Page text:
Laboratory Issues

One of the issues encountered in sequence-based clinical testing is the interpretation of novel sequence variations, particularly alleles of uncertain pathogenic significance. A valuable resource for laboratories and referring clinicians is provided by the American College of Medical Genetics (ACMG), which has issued recommended standards for interpretation of sequence variations (ACMG Laboratory Practice Committee Working Group 2000; policy statement available at Another issue pertaining to Rett syndrome DNA testing at the current time is the value of two-tier testing (e.g., sequencing followed by dosage analysis) to provide comprehensive mutation analysis of the MECP2 gene. Identification of the mutation in the proband facilitates prenatal testing in subsequent pregnancies. The majority of MECP2 point mutations are new mutations of paternal origin, with low recurrence risk. Prenatal testing is recommended for fetuses of mothers who are identified to carry a point mutation or large rearrangement in the MECP2 gene. In cases where the mother is not a carrier, prenatal testing may be sought for parental reassurance due to rare reports of gonadal mosaicism. The current focus on point mutation analysis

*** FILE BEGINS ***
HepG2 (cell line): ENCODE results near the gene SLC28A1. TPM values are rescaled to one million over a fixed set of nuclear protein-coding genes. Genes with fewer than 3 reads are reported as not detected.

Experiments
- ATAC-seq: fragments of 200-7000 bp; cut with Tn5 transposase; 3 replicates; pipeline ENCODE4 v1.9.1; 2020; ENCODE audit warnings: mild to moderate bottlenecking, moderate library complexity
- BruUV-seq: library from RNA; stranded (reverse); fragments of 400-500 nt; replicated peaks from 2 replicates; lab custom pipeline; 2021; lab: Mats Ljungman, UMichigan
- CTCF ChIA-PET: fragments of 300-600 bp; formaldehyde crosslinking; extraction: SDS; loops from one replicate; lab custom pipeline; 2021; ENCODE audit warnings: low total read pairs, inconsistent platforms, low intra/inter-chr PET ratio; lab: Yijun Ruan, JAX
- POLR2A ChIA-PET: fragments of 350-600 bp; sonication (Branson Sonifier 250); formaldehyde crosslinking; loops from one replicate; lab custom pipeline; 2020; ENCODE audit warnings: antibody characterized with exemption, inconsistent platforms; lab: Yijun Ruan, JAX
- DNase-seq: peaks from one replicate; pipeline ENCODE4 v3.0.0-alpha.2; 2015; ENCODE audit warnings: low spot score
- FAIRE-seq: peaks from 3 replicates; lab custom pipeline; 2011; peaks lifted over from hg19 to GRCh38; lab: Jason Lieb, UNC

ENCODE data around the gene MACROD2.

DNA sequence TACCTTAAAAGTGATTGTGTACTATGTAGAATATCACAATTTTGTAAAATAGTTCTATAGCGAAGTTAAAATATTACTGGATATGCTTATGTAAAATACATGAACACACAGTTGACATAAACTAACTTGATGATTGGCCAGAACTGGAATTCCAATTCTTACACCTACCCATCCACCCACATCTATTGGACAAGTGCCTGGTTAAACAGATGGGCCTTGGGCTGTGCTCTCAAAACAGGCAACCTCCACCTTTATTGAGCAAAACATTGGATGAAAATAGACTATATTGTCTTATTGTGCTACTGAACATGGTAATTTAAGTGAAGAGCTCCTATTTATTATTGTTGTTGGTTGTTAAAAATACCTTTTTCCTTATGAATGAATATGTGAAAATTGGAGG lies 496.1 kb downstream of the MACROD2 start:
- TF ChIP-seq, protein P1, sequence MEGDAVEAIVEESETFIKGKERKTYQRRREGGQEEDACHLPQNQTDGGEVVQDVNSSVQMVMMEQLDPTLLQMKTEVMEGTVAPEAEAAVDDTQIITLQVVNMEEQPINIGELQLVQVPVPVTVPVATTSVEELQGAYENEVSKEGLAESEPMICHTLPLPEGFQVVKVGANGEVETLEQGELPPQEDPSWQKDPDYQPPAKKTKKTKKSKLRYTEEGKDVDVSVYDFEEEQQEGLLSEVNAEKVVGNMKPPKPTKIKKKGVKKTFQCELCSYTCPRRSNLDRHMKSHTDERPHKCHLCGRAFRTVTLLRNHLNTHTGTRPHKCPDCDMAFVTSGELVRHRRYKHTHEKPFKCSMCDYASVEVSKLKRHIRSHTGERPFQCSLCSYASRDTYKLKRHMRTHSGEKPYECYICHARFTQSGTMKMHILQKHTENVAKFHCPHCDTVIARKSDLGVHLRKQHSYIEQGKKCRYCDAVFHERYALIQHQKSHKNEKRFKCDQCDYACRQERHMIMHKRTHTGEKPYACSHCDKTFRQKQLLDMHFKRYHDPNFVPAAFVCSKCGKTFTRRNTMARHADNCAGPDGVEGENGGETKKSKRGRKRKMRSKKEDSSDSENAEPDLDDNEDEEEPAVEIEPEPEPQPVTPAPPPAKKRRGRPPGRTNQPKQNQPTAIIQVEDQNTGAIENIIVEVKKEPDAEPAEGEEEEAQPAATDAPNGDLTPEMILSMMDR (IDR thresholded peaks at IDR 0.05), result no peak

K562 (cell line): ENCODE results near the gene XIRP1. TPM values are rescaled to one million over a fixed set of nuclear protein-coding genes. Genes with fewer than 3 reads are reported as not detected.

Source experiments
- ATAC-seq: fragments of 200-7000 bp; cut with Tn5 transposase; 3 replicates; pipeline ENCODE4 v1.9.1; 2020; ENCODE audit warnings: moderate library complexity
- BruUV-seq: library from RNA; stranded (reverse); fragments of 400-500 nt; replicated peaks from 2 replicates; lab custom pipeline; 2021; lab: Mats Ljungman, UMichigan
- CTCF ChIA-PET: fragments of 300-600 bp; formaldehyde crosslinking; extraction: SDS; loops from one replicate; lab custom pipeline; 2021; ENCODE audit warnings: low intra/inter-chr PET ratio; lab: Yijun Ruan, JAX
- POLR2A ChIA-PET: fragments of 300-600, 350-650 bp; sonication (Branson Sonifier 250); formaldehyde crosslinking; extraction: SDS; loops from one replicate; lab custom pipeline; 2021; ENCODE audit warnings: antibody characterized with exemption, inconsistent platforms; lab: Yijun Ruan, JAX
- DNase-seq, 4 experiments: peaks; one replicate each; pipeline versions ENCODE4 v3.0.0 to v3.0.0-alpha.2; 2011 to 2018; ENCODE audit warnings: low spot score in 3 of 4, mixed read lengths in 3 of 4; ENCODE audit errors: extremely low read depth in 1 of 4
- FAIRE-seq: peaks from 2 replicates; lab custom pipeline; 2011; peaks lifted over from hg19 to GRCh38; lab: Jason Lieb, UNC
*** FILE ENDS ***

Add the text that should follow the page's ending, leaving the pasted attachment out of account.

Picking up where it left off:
by DHPLC analysis. Elution profiles of MECP2 exon 4PCR products corresponding to the wild-type (red and green) and the mutant (yellow) sequences are shown. (b) Identification of the corresponding MECP2 nonsense mutation by DNA sequencing. A single base change of C to T at nucleotide 880 is identified (N), which predicts an arginine to stop substitution at residue 294 of the MeCP2 protein (880C^T, R294X).

within the coding region by sequence analysis does not rule out potential mutations in regulatory elements or other important noncoding regions of the MECP2 gene. Ideally, barriers to increased uptake of MECP2 clinical testing may be addressed by improvements in genotype-phenotype correlations, assay design, and clinical services. With the accumulation of additional genetic information and the development of improved DNA technologies, appropriate enhancements can be incorporated into clinical testing of the MECP2 gene for Rett syndrome.

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